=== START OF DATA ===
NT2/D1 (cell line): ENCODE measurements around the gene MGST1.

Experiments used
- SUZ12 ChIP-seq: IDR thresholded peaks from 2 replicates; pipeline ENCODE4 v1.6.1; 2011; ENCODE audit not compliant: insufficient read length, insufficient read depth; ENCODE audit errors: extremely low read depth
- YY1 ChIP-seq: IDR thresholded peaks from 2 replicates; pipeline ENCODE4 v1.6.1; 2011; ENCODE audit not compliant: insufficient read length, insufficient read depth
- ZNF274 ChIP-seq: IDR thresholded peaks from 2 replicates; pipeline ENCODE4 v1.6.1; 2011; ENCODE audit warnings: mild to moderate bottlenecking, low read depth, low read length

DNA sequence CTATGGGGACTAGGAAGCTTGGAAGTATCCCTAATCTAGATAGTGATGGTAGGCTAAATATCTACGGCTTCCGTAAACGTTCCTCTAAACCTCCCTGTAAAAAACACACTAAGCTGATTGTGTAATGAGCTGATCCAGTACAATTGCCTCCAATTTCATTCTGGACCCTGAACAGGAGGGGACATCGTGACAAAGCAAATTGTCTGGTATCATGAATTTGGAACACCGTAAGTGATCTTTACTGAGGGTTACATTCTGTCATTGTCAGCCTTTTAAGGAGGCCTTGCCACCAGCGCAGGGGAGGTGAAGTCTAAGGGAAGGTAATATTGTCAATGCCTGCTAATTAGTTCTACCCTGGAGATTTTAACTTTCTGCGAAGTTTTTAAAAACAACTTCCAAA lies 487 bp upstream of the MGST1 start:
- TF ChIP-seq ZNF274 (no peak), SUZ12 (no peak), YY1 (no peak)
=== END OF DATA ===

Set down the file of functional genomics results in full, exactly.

NT2/D1 (cell line): ENCODE measurements around the gene MGST1.

Experiments used
- SUZ12 ChIP-seq: IDR thresholded peaks from 2 replicates; pipeline ENCODE4 v1.6.1; 2011; ENCODE audit not compliant: insufficient read length, insufficient read depth; ENCODE audit errors: extremely low read depth
- YY1 ChIP-seq: IDR thresholded peaks from 2 replicates; pipeline ENCODE4 v1.6.1; 2011; ENCODE audit not compliant: insufficient read length, insufficient read depth
- ZNF274 ChIP-seq: IDR thresholded peaks from 2 replicates; pipeline ENCODE4 v1.6.1; 2011; ENCODE audit warnings: mild to moderate bottlenecking, low read depth, low read length

DNA sequence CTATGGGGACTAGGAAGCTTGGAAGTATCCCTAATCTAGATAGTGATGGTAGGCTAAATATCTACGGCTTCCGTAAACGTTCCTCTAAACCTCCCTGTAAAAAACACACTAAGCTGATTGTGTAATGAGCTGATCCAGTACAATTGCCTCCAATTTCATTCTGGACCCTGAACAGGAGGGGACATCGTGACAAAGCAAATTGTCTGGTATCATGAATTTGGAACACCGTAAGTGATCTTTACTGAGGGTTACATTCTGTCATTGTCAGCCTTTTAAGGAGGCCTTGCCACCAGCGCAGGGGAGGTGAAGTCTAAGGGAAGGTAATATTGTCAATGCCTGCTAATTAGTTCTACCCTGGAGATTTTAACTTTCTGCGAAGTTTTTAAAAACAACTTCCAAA lies 487 bp upstream of the MGST1 start:
- TF ChIP-seq ZNF274 (no peak), SUZ12 (no peak), YY1 (no peak)